Revealing mistake: When Dr. Floyd arrives at the Moon and goes to the Monolith site at Tycho Crater, the moon shuttle never casts a shadow on the lunar surface. This is especially noticeable in the first shot, wherein the shuttle is coming straight at the camera, the Sun is on the far right, and there is a giant lunar cliff on the far left. No shadow of any sort.

Charles Austin Miller

Continuity mistake: When HAL asks Dave the personal question after inspecting his renderings, the position of the sketch pad changes between shots: right side of body to left side, on his lap, etc. (01:06:15)


Factual error: In the title shot, the camera rises above the dark side of the moon, revealing the crescent of the Earth, which in turn reveals the full disc of the Sun. The Sun is surrounded by the pinpoint lights of distant stars, but there are virtually no stars visible on the darkened far left and far right sides of the screen. This is exactly opposite of how real-life astronauts describe the star scape: Astronauts say that no stars are visible when looking in the general direction of the Sun, and that stars only become visible to the human eye as you turn away from the Sun.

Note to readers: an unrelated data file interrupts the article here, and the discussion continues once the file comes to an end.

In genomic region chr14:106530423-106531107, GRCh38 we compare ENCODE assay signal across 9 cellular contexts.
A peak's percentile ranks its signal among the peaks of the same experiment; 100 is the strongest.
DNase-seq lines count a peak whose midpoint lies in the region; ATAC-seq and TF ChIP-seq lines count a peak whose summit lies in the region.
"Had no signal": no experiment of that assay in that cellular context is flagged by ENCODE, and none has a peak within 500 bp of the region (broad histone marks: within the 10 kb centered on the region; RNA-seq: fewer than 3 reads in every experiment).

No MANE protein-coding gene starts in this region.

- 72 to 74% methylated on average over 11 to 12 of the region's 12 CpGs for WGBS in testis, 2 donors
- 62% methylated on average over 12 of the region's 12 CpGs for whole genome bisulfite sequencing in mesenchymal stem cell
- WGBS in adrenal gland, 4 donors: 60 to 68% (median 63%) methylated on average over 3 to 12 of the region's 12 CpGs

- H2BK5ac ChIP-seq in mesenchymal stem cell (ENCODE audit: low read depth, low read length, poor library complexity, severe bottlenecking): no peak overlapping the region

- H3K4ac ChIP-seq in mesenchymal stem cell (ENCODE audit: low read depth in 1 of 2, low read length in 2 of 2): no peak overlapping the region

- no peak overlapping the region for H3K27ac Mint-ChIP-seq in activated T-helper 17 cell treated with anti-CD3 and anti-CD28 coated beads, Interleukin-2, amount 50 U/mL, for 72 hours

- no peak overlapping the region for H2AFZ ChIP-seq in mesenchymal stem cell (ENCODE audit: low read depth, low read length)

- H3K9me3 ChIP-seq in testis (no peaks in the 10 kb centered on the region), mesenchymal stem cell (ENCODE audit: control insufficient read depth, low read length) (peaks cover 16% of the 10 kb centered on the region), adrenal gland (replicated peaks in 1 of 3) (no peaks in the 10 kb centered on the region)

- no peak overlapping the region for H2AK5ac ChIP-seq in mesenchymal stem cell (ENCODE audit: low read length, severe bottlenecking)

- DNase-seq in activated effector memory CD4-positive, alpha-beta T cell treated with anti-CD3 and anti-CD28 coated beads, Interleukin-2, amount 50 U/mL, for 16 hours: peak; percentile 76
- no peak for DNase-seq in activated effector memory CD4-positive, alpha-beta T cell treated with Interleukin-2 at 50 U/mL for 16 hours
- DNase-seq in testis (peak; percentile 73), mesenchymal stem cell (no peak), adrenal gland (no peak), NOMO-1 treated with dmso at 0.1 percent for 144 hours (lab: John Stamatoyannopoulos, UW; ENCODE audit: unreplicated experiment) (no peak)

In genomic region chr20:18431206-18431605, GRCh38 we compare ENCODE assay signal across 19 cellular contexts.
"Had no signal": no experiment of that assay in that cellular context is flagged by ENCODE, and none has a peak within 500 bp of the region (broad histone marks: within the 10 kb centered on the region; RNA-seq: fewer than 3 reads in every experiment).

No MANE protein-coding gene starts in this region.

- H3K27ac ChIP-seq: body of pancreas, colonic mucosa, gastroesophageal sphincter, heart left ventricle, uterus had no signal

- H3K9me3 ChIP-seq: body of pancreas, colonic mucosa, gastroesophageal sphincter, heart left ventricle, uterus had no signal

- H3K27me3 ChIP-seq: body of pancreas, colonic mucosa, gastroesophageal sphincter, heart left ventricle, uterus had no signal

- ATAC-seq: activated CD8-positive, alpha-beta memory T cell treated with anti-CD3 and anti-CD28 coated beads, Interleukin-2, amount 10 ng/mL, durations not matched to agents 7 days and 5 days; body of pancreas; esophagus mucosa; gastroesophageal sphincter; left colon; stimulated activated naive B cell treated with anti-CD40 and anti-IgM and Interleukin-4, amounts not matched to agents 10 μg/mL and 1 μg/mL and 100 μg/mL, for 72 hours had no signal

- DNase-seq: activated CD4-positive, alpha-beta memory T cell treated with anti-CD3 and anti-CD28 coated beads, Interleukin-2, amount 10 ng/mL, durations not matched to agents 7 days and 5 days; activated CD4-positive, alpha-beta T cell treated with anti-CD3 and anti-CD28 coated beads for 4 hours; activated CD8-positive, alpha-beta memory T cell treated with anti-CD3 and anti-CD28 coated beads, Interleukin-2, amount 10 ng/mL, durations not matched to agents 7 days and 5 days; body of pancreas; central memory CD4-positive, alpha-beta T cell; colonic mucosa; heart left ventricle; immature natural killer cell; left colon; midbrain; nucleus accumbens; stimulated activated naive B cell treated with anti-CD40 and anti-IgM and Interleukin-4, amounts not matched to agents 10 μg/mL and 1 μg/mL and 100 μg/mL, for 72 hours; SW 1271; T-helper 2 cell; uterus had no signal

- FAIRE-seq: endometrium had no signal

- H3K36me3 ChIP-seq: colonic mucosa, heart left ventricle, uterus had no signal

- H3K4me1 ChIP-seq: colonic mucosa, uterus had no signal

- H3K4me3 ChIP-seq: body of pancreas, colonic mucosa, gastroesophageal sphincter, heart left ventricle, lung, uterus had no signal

Charles Austin Miller
2001: A Space Odyssey mistake picture

Continuity mistake: When Frank Poole and Dave Bowman are discussing with HAL the possibility of HAL being in error predicting the AE-35 Unit fault, the 10x3 grid of buttons on the console in front of them is lit differently depending on whether the shot is from behind the men, or in front of them. (01:20:40 - 01:23:00)

Continuity mistake: In the scene where HAL is reading the lips of Bowman and Poole through a pod window, while they are in the pod discussing his possible disconnection, they are shown to be directly facing each other, keeping their heads perfectly still, while HAL looks back and forth from mouth to mouth. In the previous scene, the two men were not conversing in this unusual manner.

Visible crew/equipment: In both EVA scenes, first when Dave retrieves the AE-35 Unit, and when Frank goes to re-install it, there are shots of Discovery in the background, the pod in the foreground and the astronaut floating between. And in both of these shots, the pod rotates 180 degrees. In the front window of the pod, we can see reflected images of the film set and equipment as the pod rotates.


Continuity mistake: As Bowman enters B-pod to retrieve the AE-35 Unit, he lifts his left foot into the pod first. But as Poole is watching him do so on a monitor, Bowman lifts his right foot into the pod first. (01:12:45)